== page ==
Reuters) - Last time Barack Obama wanted Angela Merkel's help getting elected, she rebuffed a seemingly modest request from the junior senator from Illinois to hold a presidential campaign rally at Berlin's iconic Brandenburg Gate.
Four years on, and the favor the president is asking of the chancellor could hardly be bigger: get thriving Germany to spend Europe out of a slump that is dragging down the global economy and could well sink Obama's chances of re-election in November.
A year and a day after he awarded Merkel America's highest civil honor, a seeming token of his high expectations for her cooperation, Obama on Friday again told European leaders they had an "urgent need to act" to resolve a debt crisis that has pitted a buoyant Germany against EU neighbors facing recession.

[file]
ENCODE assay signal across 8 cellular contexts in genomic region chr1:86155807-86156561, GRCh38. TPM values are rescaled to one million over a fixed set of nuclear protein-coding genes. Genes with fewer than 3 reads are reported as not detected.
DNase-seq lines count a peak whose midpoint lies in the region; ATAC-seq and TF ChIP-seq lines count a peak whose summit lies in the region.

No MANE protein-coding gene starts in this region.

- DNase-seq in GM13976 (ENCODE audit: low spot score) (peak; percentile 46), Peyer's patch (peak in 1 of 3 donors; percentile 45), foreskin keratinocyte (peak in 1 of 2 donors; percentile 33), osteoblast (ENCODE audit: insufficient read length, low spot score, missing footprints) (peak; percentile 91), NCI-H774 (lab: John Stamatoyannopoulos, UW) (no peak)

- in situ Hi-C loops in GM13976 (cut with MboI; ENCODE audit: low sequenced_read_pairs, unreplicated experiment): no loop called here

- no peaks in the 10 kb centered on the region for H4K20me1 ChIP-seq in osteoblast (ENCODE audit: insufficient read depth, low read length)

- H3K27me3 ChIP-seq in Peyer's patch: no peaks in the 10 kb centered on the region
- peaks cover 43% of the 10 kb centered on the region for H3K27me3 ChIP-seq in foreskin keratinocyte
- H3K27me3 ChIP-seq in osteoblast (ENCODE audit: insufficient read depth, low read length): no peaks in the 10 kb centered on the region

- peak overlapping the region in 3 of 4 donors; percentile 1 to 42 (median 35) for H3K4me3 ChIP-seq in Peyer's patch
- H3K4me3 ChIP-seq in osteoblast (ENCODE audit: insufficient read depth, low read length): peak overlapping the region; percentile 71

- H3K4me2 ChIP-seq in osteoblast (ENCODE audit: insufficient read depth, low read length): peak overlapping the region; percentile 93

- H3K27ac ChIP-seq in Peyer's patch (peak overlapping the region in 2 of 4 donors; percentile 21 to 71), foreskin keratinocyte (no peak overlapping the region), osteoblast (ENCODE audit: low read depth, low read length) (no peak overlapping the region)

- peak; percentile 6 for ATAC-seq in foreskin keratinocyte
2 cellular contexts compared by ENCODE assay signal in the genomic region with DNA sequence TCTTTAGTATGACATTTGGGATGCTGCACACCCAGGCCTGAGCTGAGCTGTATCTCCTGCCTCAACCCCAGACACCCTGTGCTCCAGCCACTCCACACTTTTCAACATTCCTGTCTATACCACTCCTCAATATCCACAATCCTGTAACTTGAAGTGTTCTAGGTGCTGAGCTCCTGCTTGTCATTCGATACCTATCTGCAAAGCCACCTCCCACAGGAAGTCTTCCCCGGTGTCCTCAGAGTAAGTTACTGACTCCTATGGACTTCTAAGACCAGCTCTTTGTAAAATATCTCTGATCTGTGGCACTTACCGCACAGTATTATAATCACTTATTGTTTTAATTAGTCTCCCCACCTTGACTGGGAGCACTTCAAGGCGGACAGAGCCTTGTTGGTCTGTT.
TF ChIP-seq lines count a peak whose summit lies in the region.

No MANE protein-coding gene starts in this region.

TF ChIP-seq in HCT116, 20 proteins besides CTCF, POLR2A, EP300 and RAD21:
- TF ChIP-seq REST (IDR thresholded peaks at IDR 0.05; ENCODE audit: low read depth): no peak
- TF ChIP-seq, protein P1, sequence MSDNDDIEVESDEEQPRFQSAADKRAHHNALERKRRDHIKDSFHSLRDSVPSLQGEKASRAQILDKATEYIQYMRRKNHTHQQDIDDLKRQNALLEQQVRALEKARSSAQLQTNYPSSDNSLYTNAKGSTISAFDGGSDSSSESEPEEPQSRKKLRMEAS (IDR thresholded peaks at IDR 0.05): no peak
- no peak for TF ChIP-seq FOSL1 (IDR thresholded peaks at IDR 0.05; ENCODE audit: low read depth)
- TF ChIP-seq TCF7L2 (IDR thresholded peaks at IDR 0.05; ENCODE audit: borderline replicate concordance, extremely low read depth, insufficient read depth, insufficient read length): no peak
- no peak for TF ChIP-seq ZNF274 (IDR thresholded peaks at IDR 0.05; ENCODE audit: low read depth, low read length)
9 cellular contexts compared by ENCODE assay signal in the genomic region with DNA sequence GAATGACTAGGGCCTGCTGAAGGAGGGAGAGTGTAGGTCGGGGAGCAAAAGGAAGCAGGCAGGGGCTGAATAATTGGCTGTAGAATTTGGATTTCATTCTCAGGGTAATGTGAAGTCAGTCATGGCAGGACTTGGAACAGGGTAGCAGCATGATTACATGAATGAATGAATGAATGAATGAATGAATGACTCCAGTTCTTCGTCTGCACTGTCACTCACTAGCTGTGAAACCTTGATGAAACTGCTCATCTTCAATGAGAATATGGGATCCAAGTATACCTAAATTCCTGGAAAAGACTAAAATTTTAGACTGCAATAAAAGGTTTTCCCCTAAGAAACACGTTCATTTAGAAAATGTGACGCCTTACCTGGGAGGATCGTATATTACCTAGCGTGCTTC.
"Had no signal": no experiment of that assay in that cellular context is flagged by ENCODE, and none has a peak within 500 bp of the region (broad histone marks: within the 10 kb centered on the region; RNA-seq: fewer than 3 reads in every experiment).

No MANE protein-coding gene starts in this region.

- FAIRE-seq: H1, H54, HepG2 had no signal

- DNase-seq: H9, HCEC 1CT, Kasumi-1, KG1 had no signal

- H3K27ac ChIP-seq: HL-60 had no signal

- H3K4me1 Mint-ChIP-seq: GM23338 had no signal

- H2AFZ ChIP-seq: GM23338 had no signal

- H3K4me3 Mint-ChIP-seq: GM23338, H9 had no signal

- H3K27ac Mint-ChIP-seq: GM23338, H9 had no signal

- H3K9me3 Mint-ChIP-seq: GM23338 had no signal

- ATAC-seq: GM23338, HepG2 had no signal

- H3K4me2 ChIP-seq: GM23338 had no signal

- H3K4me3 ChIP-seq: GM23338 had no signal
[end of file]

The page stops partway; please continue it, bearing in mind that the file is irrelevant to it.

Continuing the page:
But Merkel, aware that appearing to bail out spendthrift foreigners can sink her conservatives' own re-election hopes, shows little sign of being more helpful than when she sniffed that Obama's plan for a 2008 campaign stop in Berlin was "odd".
So can the man who nonetheless charmed 200,000 other Germans that day, echoing Berlin's favorite American John F. Kennedy in a speech given in a city park, now persuade Merkel to heed pleas from her European Union peers for a little more fiscal stimulus?
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